A January report by the US-based Institute for Energy Economics and Financial Analysis has cast further doubts on the viability and efficiency of the proposed lignite coal power plant in Kosovo, which the World Bank is considering supporting (see Observer Autumn 2014, Update 86). According to the report, the plant was estimated to cost €1 billion ($1.1bn), but costs have been revised to €4.2 billion ($4.55 billion). The electricity costs per household are also expected to increase to 12.9 per cent of annual income, twice the European average. The report calls on the Bank to implement energy-efficiency measures and install renewable energy in Kosovo, arguing that this “would be less expensive than building a coal plant and would stimulate economic development”. Visar Azemi of the Kosovo Civil Society Consortium for Sustainable Development (KOSID) commented that the coal power project “will strain the household budgets of Kosovars in every income group, turning electricity into a luxury for many … It embodies a serious threat to the economic and fiscal health of the nation.”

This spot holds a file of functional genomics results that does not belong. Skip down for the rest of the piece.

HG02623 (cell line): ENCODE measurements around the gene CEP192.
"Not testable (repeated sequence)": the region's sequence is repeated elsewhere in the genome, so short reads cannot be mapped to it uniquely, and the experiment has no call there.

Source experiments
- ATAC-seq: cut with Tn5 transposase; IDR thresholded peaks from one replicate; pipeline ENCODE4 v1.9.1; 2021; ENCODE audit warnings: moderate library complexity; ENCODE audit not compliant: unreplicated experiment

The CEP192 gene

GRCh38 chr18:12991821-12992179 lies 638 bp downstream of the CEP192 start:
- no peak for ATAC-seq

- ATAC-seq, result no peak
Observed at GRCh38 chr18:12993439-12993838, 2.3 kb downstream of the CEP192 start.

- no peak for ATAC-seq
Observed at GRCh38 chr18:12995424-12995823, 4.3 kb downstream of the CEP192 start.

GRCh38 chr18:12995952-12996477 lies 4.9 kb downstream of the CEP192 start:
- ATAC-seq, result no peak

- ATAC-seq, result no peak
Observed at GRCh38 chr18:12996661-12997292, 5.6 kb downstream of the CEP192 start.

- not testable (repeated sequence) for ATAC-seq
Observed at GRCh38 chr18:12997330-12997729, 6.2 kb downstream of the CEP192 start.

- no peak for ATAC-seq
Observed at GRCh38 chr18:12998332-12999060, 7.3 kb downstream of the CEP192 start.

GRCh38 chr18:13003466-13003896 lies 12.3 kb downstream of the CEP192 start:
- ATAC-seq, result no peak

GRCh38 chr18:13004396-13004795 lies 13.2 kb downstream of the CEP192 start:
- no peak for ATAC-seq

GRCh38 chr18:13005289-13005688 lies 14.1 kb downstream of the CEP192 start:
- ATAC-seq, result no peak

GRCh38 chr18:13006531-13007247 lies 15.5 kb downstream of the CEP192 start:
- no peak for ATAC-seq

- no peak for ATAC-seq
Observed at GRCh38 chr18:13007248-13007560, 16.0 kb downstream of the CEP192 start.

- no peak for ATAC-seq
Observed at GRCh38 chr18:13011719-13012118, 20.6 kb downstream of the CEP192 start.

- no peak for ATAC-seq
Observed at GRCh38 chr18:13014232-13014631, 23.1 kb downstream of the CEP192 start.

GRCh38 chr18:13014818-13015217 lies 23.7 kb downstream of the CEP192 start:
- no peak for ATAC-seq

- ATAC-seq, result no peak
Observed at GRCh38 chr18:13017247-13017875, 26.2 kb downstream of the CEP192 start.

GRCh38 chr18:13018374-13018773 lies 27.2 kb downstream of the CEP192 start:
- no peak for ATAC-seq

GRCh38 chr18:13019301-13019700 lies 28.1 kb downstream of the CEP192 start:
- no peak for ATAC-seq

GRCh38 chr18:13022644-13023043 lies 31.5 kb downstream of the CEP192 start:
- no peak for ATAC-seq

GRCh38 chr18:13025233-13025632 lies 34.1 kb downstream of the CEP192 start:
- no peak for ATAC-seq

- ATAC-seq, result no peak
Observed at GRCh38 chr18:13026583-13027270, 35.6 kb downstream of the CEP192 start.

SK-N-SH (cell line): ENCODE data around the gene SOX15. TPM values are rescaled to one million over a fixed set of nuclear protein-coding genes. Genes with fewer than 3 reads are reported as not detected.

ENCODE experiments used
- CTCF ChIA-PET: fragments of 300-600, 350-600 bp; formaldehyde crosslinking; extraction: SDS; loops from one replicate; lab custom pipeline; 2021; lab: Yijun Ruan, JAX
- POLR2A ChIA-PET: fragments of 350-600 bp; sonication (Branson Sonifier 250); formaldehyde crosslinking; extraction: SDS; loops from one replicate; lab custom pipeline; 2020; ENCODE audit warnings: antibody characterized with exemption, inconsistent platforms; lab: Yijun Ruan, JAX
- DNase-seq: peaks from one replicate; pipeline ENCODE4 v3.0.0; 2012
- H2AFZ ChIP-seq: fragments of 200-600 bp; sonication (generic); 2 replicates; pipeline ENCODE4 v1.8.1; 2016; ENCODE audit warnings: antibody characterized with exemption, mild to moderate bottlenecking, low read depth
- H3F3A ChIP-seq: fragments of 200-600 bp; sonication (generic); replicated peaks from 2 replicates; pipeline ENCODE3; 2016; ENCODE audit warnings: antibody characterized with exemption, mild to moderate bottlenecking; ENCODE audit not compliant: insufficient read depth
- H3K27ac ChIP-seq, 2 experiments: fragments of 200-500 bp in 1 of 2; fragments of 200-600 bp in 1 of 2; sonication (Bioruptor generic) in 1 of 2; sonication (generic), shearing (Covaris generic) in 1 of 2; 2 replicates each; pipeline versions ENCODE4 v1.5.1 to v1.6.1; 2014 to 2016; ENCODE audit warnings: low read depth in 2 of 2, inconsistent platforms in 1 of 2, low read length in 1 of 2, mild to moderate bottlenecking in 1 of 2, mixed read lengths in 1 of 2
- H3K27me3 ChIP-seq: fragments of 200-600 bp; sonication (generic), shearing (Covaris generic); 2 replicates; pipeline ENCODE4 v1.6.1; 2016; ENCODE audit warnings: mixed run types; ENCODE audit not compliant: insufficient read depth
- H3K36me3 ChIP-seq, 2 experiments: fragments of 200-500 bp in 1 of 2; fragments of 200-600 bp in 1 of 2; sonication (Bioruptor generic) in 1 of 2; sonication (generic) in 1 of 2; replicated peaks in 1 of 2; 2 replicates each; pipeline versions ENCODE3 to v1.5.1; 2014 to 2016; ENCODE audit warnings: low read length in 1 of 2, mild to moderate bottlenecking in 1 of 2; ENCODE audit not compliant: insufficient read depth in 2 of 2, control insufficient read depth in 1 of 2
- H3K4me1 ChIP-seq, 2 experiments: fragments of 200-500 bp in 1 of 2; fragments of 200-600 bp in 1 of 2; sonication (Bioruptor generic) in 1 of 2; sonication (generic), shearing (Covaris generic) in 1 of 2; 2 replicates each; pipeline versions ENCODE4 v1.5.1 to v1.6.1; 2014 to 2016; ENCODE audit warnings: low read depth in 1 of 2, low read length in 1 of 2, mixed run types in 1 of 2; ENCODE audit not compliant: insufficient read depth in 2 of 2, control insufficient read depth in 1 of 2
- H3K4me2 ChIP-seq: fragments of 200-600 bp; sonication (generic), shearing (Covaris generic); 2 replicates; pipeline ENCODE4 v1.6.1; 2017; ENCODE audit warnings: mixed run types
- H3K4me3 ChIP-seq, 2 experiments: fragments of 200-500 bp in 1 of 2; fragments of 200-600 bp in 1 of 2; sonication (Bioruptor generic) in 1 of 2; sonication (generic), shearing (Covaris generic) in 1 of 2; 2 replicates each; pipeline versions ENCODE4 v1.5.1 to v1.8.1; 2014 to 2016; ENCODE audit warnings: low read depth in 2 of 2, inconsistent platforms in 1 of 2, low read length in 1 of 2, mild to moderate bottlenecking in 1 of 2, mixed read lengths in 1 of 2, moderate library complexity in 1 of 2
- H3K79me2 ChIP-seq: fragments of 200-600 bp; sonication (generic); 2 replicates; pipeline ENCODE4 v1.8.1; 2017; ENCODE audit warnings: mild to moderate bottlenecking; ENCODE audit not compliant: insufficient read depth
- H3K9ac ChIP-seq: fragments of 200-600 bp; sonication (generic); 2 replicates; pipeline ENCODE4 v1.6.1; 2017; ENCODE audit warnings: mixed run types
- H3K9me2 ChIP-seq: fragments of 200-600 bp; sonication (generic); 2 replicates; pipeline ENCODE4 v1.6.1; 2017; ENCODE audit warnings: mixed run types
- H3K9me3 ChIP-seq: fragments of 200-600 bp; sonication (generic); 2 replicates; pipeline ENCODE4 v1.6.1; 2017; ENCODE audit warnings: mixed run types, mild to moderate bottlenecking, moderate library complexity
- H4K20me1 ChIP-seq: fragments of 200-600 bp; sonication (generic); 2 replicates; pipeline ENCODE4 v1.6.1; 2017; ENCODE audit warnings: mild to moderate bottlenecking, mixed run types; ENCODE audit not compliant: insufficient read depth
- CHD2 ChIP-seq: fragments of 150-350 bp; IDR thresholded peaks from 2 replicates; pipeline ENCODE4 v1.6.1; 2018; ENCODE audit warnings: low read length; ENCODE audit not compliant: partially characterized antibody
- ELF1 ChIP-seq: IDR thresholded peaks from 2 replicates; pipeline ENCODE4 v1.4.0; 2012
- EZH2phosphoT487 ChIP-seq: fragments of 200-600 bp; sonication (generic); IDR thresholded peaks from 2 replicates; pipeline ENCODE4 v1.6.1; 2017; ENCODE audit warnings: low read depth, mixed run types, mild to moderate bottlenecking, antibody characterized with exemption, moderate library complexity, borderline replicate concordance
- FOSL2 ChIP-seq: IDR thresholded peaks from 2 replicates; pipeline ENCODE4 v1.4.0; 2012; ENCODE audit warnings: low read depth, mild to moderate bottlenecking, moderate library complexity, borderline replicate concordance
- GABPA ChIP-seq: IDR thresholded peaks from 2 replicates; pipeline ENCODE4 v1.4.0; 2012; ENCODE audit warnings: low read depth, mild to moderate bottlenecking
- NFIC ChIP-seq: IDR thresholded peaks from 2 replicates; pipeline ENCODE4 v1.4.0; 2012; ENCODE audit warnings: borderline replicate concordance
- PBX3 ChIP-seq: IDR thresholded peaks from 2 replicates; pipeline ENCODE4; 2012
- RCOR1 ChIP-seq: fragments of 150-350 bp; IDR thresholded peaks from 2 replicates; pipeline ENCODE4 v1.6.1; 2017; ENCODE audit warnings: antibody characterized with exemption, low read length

In June 2015 a complaint concerning the resettlement and land right issues related to several Bank-supported operations, including the proposed Kosovo power project, was submitted by residents of Hade and Obiliq municipalities and Kosovo-based civil society organisations to the Bank’s accountability mechanism, the Inspection Panel. According to the complaint: “As a result of the Bank’s improper technical assistance, parts of our community have been forcefully displaced by a resettlement action plan that is not compliant with international standards and Bank policies.” The Bank’s board approved the investigation in September, which is now ongoing, with a final report expected after April 2016.